Lucky for the reader, the aesthetes and not the symbolists got ahold of “Moby-Dick” first. We’re allowed to get away from all of these meanings within meanings and turn our attention to where Melville wanted it: on the story itself, and on the juicy language that drives it. Any clever reader will take care to notice Melville’s great first line; not “Call me Ishmael,” but this one before the Extracts:
“The pale Usher—threadbare in coat, heart, body, and brain; I see him now. He was ever dusting his old lexicons and grammars, with a queer handkerchief, mockingly embellished with all the gay flags of all the known nations of the world. He loved to dust his old grammars; it somehow mildly reminded him of his own mortality.”
More than Ishmael, the “pale Usher” represents Melville; as aged scholar, rather than wayfarer, whaler, or interpreter, he directs attention squarely on “old grammars”, which doesn’t take a great deal of examination to mean language: the truer source of life (“mortality”) even more than the story itself. This is a more solid and trustworthy narrator than Ishmael, for his age has lent him wisdom and worldly knowledge (“all the gay flags of all the known nations of the world”); moreover, Ishmael’s status as something of a criminal immediately puts his tale to question. The scholar is safer.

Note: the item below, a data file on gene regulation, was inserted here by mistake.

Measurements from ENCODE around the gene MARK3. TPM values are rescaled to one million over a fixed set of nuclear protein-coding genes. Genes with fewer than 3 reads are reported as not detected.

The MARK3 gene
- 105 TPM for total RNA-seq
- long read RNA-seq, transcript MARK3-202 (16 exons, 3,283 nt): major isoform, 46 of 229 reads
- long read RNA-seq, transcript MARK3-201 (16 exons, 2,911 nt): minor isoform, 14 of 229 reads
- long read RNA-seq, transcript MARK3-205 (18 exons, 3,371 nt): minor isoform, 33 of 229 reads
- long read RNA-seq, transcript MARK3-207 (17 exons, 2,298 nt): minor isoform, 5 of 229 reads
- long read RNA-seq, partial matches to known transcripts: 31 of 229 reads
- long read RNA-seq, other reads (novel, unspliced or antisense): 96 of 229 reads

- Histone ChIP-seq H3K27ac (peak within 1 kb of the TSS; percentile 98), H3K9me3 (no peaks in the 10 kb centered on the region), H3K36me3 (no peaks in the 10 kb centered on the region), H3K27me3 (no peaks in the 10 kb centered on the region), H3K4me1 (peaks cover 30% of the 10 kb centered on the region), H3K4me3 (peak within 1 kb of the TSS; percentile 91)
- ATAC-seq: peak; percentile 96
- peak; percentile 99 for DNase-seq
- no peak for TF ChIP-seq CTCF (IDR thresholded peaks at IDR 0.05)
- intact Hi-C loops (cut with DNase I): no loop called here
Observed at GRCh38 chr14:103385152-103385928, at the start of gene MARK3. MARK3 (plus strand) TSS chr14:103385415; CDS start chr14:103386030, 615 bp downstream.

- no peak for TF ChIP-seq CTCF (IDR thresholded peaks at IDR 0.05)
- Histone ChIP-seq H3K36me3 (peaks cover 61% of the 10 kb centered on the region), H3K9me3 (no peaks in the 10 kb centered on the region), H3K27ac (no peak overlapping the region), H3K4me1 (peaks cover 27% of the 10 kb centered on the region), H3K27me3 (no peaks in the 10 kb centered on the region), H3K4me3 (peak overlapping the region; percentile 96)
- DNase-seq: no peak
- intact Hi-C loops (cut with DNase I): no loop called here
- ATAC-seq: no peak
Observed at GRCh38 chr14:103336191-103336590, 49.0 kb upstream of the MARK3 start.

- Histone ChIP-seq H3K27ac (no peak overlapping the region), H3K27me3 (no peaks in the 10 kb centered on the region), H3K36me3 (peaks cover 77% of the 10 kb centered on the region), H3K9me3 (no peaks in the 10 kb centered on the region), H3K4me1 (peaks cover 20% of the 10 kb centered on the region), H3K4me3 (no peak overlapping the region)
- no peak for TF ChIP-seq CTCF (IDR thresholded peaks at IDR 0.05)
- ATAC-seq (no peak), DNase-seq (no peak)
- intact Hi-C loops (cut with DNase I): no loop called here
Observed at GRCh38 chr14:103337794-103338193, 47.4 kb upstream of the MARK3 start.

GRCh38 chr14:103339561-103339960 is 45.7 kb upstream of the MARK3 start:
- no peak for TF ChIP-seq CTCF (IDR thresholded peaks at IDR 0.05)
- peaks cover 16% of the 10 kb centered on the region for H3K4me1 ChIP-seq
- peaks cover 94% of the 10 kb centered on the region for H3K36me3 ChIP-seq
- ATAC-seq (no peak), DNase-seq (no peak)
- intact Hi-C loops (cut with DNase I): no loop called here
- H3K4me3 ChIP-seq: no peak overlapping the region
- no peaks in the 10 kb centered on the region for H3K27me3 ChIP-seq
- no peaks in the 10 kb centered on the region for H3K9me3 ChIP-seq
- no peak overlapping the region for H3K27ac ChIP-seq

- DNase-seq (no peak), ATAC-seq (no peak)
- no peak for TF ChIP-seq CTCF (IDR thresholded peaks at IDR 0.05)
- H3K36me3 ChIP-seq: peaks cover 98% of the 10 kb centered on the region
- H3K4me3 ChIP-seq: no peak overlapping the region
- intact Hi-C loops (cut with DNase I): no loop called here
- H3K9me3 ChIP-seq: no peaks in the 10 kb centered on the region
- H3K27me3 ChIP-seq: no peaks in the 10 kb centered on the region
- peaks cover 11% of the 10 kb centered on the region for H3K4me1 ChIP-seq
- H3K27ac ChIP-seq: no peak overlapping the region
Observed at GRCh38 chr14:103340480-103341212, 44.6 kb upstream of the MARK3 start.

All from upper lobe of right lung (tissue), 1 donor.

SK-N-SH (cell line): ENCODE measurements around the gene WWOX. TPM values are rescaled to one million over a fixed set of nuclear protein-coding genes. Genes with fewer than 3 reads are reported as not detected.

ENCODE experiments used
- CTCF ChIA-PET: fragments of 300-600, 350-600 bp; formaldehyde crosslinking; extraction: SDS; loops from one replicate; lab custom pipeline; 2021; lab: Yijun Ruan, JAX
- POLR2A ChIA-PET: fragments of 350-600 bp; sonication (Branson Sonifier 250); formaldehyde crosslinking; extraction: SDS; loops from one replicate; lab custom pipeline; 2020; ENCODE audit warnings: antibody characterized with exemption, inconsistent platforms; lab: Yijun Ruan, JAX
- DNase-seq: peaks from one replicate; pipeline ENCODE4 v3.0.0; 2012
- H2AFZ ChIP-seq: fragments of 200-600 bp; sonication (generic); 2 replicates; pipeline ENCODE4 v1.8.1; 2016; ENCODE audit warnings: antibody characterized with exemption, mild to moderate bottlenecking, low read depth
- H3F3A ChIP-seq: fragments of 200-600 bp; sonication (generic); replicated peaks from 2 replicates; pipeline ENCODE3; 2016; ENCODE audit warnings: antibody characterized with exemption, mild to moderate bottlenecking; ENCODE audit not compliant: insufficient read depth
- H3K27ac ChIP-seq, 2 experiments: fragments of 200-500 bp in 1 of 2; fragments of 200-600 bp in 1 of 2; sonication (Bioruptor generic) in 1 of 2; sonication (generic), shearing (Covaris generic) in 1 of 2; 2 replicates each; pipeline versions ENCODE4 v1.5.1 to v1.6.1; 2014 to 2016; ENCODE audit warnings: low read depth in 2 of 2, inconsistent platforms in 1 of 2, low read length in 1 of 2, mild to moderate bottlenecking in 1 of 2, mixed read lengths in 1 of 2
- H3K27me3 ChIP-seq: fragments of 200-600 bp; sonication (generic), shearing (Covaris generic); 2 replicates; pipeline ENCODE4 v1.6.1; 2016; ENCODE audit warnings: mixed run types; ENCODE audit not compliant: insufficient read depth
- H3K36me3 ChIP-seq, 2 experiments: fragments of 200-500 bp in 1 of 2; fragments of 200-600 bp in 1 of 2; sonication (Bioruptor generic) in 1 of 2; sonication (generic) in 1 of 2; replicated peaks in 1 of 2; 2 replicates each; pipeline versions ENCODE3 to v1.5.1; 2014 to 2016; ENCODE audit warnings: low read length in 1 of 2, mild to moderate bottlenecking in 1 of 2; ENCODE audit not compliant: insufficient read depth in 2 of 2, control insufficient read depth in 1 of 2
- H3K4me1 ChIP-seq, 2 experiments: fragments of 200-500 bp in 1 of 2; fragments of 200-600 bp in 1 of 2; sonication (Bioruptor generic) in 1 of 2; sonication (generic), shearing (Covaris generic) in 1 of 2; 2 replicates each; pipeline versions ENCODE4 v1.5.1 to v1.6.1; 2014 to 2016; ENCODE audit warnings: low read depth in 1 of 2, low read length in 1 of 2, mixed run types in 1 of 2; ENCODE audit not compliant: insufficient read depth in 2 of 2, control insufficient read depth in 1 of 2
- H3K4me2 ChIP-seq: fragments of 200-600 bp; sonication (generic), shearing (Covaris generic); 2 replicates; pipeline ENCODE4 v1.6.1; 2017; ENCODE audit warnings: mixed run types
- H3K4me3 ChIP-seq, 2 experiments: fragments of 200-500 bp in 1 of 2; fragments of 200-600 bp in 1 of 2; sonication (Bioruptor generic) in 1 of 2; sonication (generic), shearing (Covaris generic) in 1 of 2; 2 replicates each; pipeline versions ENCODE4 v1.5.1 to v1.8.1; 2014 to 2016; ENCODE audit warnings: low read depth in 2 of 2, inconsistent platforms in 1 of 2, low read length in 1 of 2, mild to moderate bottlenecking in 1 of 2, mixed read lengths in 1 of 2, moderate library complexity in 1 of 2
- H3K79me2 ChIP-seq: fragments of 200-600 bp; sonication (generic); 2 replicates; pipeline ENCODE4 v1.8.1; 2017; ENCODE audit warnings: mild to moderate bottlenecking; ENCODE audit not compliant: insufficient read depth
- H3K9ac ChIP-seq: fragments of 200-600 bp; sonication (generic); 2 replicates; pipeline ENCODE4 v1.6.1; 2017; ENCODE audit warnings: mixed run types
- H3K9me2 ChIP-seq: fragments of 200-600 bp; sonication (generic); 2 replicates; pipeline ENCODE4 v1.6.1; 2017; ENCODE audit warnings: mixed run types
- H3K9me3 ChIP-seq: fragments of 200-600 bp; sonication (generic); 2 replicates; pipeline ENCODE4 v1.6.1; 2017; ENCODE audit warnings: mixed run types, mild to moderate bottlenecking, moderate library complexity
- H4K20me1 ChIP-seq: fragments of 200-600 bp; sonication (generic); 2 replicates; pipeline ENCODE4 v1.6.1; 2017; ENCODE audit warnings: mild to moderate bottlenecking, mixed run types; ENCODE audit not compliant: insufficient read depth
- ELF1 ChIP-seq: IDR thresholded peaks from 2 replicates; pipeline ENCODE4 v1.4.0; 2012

Again, I find myself with infinitely more to say than a preview has room for. One is at liberty to read from too many perspectives than even a critic has room to note, yet I would suggest for the reader to follow the excellent lead of the aesthetes: relish the Shakespearean soliloquizing rather than scavenge for “Jonah” parallels; envisage the tragedy of poor Starbuck, rather than the cold, white symbolism of Moby Dick. If you have to write a term paper about it, focus on the masterly command of dialects in the brilliant and bizarre semi-parody of Chapter 40, and how, through the manifold voices of the lesser crew, our camera finally settles down and hones in on the onomatopoetic whimpering of poor Pip:
“Jollies? Lord help such jollies! Crish, crash! There goes the jib-stay! Blang-whang! God! Duck lower, Pip, here comes the royal yard! It’s worse than being in the whirled woods, the last day of the year! Who’d go climbing after chestnuts now?”
Or you could write about the chestnuts.